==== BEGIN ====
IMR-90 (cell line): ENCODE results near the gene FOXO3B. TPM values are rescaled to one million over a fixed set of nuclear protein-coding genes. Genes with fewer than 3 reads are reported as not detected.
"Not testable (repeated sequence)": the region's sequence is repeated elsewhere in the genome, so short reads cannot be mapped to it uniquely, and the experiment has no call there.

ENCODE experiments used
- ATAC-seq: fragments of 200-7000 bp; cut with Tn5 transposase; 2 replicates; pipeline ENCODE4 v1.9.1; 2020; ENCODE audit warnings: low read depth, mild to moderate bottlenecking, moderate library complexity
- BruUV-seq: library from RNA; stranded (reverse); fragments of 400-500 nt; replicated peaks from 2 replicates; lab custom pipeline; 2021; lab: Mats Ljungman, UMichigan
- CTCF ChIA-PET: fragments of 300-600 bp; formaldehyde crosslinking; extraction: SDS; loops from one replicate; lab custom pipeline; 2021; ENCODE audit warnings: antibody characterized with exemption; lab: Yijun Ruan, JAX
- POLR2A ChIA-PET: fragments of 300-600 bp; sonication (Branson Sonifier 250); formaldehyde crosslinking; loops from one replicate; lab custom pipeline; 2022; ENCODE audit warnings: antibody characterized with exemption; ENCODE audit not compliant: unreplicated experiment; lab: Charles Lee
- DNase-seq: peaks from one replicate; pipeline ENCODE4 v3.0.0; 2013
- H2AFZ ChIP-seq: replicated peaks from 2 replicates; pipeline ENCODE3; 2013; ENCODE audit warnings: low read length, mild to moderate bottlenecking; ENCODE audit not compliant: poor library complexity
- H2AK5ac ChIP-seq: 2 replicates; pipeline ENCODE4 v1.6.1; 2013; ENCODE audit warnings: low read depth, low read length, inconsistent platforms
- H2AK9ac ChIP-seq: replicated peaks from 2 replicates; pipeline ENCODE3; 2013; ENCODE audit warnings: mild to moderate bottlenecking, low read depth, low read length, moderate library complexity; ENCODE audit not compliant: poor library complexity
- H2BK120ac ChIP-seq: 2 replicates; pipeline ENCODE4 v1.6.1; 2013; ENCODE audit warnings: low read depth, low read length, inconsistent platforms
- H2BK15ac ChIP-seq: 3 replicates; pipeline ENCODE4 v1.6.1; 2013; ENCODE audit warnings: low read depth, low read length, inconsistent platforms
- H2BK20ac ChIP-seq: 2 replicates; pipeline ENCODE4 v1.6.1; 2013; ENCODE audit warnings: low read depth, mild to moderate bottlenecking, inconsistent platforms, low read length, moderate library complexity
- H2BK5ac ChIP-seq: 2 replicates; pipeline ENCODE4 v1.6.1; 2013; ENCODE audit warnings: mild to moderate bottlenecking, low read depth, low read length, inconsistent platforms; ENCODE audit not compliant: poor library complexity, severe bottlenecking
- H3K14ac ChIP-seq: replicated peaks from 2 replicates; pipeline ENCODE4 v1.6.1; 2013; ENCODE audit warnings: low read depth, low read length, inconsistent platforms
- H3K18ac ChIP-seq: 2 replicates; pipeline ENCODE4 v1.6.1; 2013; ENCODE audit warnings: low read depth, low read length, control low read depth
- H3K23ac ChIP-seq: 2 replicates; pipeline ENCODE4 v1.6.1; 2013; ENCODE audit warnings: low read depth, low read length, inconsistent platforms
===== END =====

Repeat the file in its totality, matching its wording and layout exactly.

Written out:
IMR-90 (cell line): ENCODE results near the gene FOXO3B. TPM values are rescaled to one million over a fixed set of nuclear protein-coding genes. Genes with fewer than 3 reads are reported as not detected.
"Not testable (repeated sequence)": the region's sequence is repeated elsewhere in the genome, so short reads cannot be mapped to it uniquely, and the experiment has no call there.

ENCODE experiments used
- ATAC-seq: fragments of 200-7000 bp; cut with Tn5 transposase; 2 replicates; pipeline ENCODE4 v1.9.1; 2020; ENCODE audit warnings: low read depth, mild to moderate bottlenecking, moderate library complexity
- BruUV-seq: library from RNA; stranded (reverse); fragments of 400-500 nt; replicated peaks from 2 replicates; lab custom pipeline; 2021; lab: Mats Ljungman, UMichigan
- CTCF ChIA-PET: fragments of 300-600 bp; formaldehyde crosslinking; extraction: SDS; loops from one replicate; lab custom pipeline; 2021; ENCODE audit warnings: antibody characterized with exemption; lab: Yijun Ruan, JAX
- POLR2A ChIA-PET: fragments of 300-600 bp; sonication (Branson Sonifier 250); formaldehyde crosslinking; loops from one replicate; lab custom pipeline; 2022; ENCODE audit warnings: antibody characterized with exemption; ENCODE audit not compliant: unreplicated experiment; lab: Charles Lee
- DNase-seq: peaks from one replicate; pipeline ENCODE4 v3.0.0; 2013
- H2AFZ ChIP-seq: replicated peaks from 2 replicates; pipeline ENCODE3; 2013; ENCODE audit warnings: low read length, mild to moderate bottlenecking; ENCODE audit not compliant: poor library complexity
- H2AK5ac ChIP-seq: 2 replicates; pipeline ENCODE4 v1.6.1; 2013; ENCODE audit warnings: low read depth, low read length, inconsistent platforms
- H2AK9ac ChIP-seq: replicated peaks from 2 replicates; pipeline ENCODE3; 2013; ENCODE audit warnings: mild to moderate bottlenecking, low read depth, low read length, moderate library complexity; ENCODE audit not compliant: poor library complexity
- H2BK120ac ChIP-seq: 2 replicates; pipeline ENCODE4 v1.6.1; 2013; ENCODE audit warnings: low read depth, low read length, inconsistent platforms
- H2BK15ac ChIP-seq: 3 replicates; pipeline ENCODE4 v1.6.1; 2013; ENCODE audit warnings: low read depth, low read length, inconsistent platforms
- H2BK20ac ChIP-seq: 2 replicates; pipeline ENCODE4 v1.6.1; 2013; ENCODE audit warnings: low read depth, mild to moderate bottlenecking, inconsistent platforms, low read length, moderate library complexity
- H2BK5ac ChIP-seq: 2 replicates; pipeline ENCODE4 v1.6.1; 2013; ENCODE audit warnings: mild to moderate bottlenecking, low read depth, low read length, inconsistent platforms; ENCODE audit not compliant: poor library complexity, severe bottlenecking
- H3K14ac ChIP-seq: replicated peaks from 2 replicates; pipeline ENCODE4 v1.6.1; 2013; ENCODE audit warnings: low read depth, low read length, inconsistent platforms
- H3K18ac ChIP-seq: 2 replicates; pipeline ENCODE4 v1.6.1; 2013; ENCODE audit warnings: low read depth, low read length, control low read depth
- H3K23ac ChIP-seq: 2 replicates; pipeline ENCODE4 v1.6.1; 2013; ENCODE audit warnings: low read depth, low read length, inconsistent platforms